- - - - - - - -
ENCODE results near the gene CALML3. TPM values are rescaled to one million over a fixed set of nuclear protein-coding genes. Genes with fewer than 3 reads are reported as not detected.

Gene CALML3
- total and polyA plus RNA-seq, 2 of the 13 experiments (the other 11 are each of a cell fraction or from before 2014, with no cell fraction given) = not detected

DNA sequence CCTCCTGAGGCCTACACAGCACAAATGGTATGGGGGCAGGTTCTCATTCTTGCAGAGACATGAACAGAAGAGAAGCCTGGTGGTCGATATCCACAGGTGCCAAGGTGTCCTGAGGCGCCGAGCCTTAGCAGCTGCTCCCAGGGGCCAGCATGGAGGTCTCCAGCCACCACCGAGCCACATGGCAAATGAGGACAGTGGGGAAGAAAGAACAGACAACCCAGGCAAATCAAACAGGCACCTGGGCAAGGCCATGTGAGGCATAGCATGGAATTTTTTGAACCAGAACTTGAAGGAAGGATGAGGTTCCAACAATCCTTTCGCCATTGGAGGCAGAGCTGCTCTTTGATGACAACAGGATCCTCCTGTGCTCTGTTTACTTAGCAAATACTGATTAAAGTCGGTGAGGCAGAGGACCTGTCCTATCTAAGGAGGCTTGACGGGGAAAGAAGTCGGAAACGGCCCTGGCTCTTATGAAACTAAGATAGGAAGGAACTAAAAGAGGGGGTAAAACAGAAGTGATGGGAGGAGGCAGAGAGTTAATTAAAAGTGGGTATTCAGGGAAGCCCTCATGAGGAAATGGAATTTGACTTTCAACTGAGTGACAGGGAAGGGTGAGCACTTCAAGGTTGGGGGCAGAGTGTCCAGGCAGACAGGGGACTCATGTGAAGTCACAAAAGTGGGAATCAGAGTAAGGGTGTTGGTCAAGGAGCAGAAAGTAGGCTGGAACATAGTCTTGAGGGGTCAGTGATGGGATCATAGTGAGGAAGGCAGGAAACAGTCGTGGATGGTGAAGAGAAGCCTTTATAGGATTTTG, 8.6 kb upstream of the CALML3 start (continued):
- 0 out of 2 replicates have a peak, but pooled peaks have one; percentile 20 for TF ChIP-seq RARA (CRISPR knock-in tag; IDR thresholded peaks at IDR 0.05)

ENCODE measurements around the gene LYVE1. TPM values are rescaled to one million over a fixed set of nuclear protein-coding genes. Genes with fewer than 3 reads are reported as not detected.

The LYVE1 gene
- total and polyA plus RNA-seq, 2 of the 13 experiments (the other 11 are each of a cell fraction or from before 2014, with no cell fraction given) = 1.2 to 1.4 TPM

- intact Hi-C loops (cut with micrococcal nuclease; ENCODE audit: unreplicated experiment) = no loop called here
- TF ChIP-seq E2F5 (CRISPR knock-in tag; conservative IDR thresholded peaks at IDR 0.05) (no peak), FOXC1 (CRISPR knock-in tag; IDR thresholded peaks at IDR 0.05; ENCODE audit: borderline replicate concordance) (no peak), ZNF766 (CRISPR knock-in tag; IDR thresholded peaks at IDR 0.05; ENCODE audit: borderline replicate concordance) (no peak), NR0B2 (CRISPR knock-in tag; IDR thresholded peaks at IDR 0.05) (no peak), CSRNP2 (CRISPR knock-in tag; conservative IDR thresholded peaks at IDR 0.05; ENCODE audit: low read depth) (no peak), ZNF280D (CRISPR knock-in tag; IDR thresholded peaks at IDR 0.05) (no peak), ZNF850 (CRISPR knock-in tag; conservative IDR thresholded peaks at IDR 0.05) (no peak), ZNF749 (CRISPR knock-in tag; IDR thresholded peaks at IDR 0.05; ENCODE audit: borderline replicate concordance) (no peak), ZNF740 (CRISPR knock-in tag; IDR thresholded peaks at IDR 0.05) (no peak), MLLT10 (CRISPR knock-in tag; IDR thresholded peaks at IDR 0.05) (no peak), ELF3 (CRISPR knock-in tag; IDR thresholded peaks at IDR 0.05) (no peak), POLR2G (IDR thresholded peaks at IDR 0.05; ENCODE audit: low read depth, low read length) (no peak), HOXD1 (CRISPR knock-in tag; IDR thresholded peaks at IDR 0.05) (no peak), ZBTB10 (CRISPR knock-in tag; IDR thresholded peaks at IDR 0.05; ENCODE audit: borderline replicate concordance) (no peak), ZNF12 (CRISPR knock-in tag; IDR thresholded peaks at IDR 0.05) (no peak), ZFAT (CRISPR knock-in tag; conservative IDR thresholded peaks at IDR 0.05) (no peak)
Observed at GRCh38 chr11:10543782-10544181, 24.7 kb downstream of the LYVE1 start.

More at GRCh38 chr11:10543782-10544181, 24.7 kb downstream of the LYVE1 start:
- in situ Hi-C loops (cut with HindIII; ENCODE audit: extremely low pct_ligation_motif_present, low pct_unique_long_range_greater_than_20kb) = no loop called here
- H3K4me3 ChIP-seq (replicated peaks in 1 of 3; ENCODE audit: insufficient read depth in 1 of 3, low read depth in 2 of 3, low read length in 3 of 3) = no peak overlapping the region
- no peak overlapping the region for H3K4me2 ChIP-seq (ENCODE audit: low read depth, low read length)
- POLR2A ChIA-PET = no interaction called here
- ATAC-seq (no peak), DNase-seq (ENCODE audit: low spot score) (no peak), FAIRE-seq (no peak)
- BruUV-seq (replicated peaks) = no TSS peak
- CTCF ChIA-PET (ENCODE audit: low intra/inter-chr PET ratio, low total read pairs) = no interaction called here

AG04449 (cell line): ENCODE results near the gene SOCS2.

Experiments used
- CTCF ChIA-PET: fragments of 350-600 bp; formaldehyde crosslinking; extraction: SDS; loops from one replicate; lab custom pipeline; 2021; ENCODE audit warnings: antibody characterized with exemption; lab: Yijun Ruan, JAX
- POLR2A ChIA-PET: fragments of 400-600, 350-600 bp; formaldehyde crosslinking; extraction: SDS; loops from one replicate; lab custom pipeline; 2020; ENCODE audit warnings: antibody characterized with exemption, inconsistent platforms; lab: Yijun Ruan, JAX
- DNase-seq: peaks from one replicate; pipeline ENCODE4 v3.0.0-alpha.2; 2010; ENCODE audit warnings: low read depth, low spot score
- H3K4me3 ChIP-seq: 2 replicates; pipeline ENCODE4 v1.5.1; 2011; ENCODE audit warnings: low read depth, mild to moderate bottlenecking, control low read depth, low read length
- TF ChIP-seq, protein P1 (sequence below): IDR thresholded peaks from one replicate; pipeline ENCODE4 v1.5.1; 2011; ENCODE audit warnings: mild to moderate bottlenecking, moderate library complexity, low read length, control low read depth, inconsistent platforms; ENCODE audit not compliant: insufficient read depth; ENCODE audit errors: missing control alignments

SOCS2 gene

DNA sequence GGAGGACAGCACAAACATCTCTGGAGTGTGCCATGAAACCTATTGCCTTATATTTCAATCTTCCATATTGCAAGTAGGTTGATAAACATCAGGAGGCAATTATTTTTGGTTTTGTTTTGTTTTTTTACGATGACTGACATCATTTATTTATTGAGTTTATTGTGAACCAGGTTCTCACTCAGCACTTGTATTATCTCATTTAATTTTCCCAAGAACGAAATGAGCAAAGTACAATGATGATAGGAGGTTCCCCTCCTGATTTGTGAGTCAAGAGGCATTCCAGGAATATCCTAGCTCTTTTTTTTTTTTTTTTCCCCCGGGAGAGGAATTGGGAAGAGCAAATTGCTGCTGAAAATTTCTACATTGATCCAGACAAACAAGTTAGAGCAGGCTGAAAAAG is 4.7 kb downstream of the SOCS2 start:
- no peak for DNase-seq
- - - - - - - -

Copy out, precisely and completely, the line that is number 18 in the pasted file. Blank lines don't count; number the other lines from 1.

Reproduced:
- BruUV-seq (replicated peaks) = no TSS peak